My little brother remembers the Lei sounds like Princess Leia and Lui sounds like Louis the Frog.
Her name is
Leila. Also, that's exactly what Blmebro said in the original comment.
I remember it by thinking that 'lui' reminds me of the male name 'louis'. In Dutch we actually almost pronounce it like the Italian lui.
Okay, so I still can't get the difference between "legge" "leggo" "leggi" and "leggete". I understand that "lui" is male, "lei" is female, and "tu" is "you". I just don't know which version of "reads" to put with them. Any help?
Italian has 3 types of verbs, -are -ere and -ire. The infinitive verb here is "leggere" which means "to read." The regular endings to -ere verbs are:
io = -o
tu = -i
lui/lei = -e
noi = -iamo
voi = -ete
loro = -ono
So, here's the conjugation for leggere:
lui / lei legge
(sorry for the strange layout, Duo was being weird with me)
This has helped so much. Thank you, I've really been struggling with this part. Now I can actually understand it.
It is the leggi and legge which is easy to mix up. Tu leggi, Lei legge. I'll use the old 'i' before 'e' except after 'c'. Tu comes before Lei and Lui.
I've got one: for Tu leggi-- "too leggy" and for Lei legge-- "lay lay-gay". I guess I'll just have to remember that Lui 'lays gay,' too. Oh no! Don't say 'too'! D'oh!
So there are common suffixes here but, I need them to be distinguished. Like the "e" in "bevene" "legge", "o" in "bevono" "leggo", "iamo" in "beviamo" and "legiamo" (not actually sure those are all legitimate words) anyone want to help me out?
If the verb is regular, then you can follow this chart:
Try learning this chart: http://italian.about.com/library/fare/blverbs01.htm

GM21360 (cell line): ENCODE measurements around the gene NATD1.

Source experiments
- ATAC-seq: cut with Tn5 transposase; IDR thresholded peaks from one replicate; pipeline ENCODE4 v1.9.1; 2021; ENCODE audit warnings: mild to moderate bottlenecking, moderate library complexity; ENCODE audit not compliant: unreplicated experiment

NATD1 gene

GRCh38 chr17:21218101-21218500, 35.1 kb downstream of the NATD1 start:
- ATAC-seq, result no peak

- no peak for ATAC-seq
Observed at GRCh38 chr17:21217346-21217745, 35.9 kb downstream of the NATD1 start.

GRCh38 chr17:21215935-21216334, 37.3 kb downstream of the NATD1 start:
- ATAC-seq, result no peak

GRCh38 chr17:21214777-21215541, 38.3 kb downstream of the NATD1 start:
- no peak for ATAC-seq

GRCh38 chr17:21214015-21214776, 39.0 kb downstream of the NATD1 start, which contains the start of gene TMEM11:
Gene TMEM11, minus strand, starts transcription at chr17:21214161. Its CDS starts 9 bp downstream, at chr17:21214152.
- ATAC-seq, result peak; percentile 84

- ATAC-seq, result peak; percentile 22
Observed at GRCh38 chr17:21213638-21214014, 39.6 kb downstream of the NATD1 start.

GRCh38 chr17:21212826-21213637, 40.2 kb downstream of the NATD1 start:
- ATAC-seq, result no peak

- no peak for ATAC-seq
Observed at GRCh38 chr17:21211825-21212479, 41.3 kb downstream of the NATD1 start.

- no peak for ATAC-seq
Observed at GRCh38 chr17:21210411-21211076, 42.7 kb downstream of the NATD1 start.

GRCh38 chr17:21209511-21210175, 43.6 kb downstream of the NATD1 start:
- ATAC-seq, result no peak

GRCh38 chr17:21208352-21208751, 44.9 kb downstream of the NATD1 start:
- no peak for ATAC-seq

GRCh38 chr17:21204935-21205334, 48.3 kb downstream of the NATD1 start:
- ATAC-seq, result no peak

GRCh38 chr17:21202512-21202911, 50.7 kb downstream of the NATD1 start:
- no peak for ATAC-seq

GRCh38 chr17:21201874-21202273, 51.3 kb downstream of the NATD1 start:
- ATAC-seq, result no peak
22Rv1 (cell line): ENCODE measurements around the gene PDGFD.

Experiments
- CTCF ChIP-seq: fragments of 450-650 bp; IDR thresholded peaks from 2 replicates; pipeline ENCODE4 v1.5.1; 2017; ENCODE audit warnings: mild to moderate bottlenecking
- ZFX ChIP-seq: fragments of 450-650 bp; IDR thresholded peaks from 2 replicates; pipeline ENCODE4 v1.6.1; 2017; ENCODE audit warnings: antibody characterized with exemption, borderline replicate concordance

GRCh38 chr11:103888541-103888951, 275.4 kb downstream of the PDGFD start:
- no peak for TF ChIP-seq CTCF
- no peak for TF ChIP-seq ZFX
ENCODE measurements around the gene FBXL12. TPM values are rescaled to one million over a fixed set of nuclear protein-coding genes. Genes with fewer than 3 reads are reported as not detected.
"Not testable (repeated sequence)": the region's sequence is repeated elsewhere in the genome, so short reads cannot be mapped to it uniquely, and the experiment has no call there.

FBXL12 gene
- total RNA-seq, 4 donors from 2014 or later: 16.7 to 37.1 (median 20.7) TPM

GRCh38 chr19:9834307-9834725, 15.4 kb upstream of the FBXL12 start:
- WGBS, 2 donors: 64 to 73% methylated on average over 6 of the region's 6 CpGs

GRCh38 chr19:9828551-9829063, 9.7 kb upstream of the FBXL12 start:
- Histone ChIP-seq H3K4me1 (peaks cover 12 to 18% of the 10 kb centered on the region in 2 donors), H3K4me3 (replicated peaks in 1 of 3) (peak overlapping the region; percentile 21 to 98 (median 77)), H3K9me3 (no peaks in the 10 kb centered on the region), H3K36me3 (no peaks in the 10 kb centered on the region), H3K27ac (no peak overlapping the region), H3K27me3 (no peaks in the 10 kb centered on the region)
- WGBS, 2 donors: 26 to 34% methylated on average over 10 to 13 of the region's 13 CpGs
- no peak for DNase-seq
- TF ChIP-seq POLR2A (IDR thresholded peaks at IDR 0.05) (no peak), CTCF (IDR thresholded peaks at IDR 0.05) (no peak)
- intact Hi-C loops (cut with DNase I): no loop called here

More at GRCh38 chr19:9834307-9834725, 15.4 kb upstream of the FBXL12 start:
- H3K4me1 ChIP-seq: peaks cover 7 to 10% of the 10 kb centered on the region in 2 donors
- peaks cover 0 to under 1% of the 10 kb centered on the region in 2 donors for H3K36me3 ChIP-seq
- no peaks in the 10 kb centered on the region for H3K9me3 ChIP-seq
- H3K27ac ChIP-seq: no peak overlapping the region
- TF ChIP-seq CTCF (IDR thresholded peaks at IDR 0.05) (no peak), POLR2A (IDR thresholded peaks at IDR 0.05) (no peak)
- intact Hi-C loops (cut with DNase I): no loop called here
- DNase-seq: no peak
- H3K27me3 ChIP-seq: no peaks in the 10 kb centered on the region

Once you break it down into rules, it's not that bad.
And sometimes it's hard to tell if the voice is saying "un" or "il". You'd think those sounds would be easy to distinguish!
Is it maybe skipped over when spoken? I can't tell if I'm just not hearing it or she skips it completely.
I listened to it just now and it sounds like "louie lejj un libro".
It's possible the words are related etymologically. But "legge" is the 3rd person singular indicative of "leggere".
Most languages have their fair share of homophones. Consider for example the English word "light." It can mean "the opposite of dark" or "the opposite of heavy".
a= un basic form
un-o for the masculine
un-a for the feminine
one = un- uno -una
Because it's a different form in the past tense:
No. Verbs don't have gender, but they do conjugate to first, second, and third person, singular and plural. http://www.italian-verbs.com/italian-verbs/conjugation.php?verbo=leggere
tu legg-i egli/lui/lei legg-e
my u.s..a. friend when asked how he should address his wife tu or lei stated quite emphatically he would rather lay her. No comment. Ah the joys of language.
I have a problem with the "legge". I just can't understand why and where i should use "leggiamo" or "legge" or "leggi".. same with the other words that i am supposed to bend like that. can someone PLEASE explain that one to me??
The infinitive is "
leggare", which makes it an " -are" verb. So to conjugate in the present indicative, you remove the "are" and make the various substitutions depending on which person it is.
EDIT: The infinitive is
leggere, which makes it an
-ere verb. I don't know how I messed that up.
You're right. That was a careless error on my part.
Why is the g sound in the verb pronounced soft here but pronounced hard in "leggono"?
How a consonant is pronounced is often affected by the vowel that comes after it.
sorry for all my comments that are mean and have swear words in them
LEGGERE (TO READ)
io leggo (I read)
tu leggi (you read)
lui/lei legge (he/she reads)
noi leggiamo (we read)
voi leggete (y'all read)
loro leggono (they read)
I just clicked some words i thought that were going to be wrong but it actually was right